Four years ago, the singer took his first steps into the fashion world after noticing that vendors at the local night markets were selling replicas of the high songkoks that he used to wear in his concerts, and calling them Amy Search Songkok. That inspired him to start his own line of songkoks. Last year, he took an even bigger step by producing a series of jubahs which sold like hot cakes. 
“It was not only the men who were wearing my jubahs,” Amy recalls.
“Even the women were wearing them! My jubah has become a popular [unisex] fashion wear. It was great to see people wearing the designs I had created.”
For the coming event on April 2, Amy will be showcasing seven different designs of menswear under his label, General Products by Amy Search.
“I have always had a passion for fashion and music,” explains Amy on his latest venture.
Now that he has realised his passion for music, he is happy to see his passion for fashion turning into reality with the launch of his clothing label. As he draws a lot of inspiration from Islamic design elements, Amy feels that the Asia Islamic Fashion Week (from March 30 to April 2) is the perfect platform to unveil his designs.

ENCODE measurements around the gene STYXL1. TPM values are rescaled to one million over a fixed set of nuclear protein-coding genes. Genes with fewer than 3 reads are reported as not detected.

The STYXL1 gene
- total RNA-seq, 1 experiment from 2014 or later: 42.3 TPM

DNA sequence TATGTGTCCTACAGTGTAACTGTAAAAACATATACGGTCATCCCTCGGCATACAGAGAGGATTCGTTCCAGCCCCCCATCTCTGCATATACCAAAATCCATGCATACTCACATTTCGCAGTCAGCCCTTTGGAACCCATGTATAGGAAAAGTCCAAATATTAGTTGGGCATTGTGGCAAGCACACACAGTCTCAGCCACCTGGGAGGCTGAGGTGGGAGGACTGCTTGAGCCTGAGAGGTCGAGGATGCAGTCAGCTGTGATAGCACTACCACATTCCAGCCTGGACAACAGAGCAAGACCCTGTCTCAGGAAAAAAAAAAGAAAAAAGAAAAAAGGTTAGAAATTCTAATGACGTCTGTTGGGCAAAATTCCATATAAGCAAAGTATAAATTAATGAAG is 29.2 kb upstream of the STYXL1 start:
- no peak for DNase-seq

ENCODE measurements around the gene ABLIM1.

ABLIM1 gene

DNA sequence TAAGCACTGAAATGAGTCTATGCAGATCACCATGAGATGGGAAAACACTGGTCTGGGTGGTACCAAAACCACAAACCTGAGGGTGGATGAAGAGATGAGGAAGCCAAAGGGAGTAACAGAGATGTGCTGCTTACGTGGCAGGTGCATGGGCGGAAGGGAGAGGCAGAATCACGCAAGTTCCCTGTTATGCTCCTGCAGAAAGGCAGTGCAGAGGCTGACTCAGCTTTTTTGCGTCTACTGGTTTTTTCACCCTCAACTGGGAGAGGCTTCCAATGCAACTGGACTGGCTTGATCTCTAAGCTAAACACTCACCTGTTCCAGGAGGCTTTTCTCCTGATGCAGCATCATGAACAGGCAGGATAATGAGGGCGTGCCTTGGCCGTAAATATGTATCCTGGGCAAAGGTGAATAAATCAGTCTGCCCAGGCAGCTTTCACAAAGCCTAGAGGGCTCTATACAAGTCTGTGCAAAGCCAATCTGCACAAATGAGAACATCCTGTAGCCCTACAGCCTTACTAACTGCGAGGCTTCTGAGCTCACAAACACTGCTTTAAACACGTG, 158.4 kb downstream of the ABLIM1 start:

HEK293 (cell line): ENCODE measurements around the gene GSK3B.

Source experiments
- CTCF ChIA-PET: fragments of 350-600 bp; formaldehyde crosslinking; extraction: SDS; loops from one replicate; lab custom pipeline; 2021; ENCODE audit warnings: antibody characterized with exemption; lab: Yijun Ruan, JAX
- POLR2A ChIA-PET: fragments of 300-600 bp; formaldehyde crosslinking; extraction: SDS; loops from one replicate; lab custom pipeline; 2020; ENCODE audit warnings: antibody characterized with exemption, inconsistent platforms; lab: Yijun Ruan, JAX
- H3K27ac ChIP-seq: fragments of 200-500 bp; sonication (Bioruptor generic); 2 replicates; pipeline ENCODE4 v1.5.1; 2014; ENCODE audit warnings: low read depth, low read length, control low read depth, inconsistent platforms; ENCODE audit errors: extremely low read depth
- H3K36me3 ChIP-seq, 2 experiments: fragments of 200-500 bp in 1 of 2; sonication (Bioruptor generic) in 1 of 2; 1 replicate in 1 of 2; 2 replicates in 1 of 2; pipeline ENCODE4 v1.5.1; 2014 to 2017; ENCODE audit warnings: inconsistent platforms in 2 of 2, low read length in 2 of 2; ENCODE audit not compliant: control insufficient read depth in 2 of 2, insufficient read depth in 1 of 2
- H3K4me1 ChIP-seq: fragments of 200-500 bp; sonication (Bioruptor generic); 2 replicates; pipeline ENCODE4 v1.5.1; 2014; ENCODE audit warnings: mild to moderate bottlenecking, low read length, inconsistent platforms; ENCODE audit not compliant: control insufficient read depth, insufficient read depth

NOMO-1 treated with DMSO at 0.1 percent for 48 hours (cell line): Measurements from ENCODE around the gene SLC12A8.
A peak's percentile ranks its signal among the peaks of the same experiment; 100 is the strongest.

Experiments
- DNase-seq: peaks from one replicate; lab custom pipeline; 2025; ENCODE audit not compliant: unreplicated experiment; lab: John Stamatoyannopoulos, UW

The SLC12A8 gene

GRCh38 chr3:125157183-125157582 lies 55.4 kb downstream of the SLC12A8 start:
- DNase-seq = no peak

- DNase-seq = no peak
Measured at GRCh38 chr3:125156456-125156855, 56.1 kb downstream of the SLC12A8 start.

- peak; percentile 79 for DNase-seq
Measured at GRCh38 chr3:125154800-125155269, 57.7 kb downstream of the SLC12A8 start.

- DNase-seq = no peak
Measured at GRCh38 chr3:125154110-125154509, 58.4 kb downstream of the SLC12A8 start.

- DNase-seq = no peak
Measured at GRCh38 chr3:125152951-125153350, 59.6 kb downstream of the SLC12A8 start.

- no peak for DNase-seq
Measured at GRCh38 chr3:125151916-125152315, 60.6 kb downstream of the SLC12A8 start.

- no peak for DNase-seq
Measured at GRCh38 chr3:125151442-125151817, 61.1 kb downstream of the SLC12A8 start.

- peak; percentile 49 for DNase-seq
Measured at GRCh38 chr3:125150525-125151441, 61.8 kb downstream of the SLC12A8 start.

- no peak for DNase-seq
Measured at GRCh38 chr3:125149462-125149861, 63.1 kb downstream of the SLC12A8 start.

Some critics have accused him of putting too much emphasis on Arab elements in his designs to the detriment of  Malay culture. But Amy insists he has not forgotten his Malay roots. In fact, he is planning to come out with a series of baju Melayus for the coming Hari Raya. 
Asked if he is worried over the possibility of his designs being copied and sold at cheaper prices, Amy says: “Piracy happens in any business. You cannot avoid it. But I know my diehard fans and supporters will only buy my designs. Even those days when my albums were being pirated, many of my fans supported me and bought my original albums.”
Amy also has plans to turn another of his passions into a business. His love for coffee has pushed him to come out with his own brand called Phewiiit, which will be launched at the end of the year.
He has other business ventures in the pipeline as well, but will only reveal them “when the time is right”.
As for his music career, he admits it has taken a backseat in his life at the moment.
“I will perform whenever I am called upon to do so,” he adds.